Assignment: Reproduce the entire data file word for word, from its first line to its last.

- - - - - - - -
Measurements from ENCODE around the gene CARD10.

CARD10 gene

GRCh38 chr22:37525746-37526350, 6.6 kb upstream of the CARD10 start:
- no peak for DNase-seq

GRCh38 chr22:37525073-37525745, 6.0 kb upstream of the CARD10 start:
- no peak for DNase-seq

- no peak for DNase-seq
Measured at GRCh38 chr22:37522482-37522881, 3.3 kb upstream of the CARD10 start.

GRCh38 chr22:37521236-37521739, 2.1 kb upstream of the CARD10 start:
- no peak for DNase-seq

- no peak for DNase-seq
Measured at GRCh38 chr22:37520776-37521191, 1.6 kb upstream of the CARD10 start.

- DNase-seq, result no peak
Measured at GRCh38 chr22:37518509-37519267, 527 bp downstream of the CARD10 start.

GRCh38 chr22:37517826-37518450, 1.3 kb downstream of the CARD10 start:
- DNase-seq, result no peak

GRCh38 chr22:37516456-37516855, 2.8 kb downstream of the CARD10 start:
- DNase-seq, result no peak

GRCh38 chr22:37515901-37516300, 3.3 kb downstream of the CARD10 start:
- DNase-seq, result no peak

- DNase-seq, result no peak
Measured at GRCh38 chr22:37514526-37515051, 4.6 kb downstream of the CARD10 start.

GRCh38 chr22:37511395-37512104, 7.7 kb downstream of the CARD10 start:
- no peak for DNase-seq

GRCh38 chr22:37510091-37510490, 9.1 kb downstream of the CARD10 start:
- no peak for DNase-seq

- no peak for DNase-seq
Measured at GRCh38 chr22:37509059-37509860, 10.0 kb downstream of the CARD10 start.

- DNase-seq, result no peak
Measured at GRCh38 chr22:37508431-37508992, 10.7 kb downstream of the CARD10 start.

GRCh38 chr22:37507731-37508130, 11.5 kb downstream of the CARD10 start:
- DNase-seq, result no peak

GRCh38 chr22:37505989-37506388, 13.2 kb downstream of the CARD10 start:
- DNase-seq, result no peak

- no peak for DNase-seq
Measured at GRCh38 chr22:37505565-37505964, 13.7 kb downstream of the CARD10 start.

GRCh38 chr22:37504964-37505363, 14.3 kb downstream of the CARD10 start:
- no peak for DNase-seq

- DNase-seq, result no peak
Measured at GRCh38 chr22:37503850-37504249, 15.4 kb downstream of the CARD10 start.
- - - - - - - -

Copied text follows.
Measurements from ENCODE around the gene CARD10.

CARD10 gene

GRCh38 chr22:37525746-37526350, 6.6 kb upstream of the CARD10 start:
- no peak for DNase-seq

GRCh38 chr22:37525073-37525745, 6.0 kb upstream of the CARD10 start:
- no peak for DNase-seq

- no peak for DNase-seq
Measured at GRCh38 chr22:37522482-37522881, 3.3 kb upstream of the CARD10 start.

GRCh38 chr22:37521236-37521739, 2.1 kb upstream of the CARD10 start:
- no peak for DNase-seq

- no peak for DNase-seq
Measured at GRCh38 chr22:37520776-37521191, 1.6 kb upstream of the CARD10 start.

- DNase-seq, result no peak
Measured at GRCh38 chr22:37518509-37519267, 527 bp downstream of the CARD10 start.

GRCh38 chr22:37517826-37518450, 1.3 kb downstream of the CARD10 start:
- DNase-seq, result no peak

GRCh38 chr22:37516456-37516855, 2.8 kb downstream of the CARD10 start:
- DNase-seq, result no peak

GRCh38 chr22:37515901-37516300, 3.3 kb downstream of the CARD10 start:
- DNase-seq, result no peak

- DNase-seq, result no peak
Measured at GRCh38 chr22:37514526-37515051, 4.6 kb downstream of the CARD10 start.

GRCh38 chr22:37511395-37512104, 7.7 kb downstream of the CARD10 start:
- no peak for DNase-seq

GRCh38 chr22:37510091-37510490, 9.1 kb downstream of the CARD10 start:
- no peak for DNase-seq

- no peak for DNase-seq
Measured at GRCh38 chr22:37509059-37509860, 10.0 kb downstream of the CARD10 start.

- DNase-seq, result no peak
Measured at GRCh38 chr22:37508431-37508992, 10.7 kb downstream of the CARD10 start.

GRCh38 chr22:37507731-37508130, 11.5 kb downstream of the CARD10 start:
- DNase-seq, result no peak

GRCh38 chr22:37505989-37506388, 13.2 kb downstream of the CARD10 start:
- DNase-seq, result no peak

- no peak for DNase-seq
Measured at GRCh38 chr22:37505565-37505964, 13.7 kb downstream of the CARD10 start.

GRCh38 chr22:37504964-37505363, 14.3 kb downstream of the CARD10 start:
- no peak for DNase-seq

- DNase-seq, result no peak
Measured at GRCh38 chr22:37503850-37504249, 15.4 kb downstream of the CARD10 start.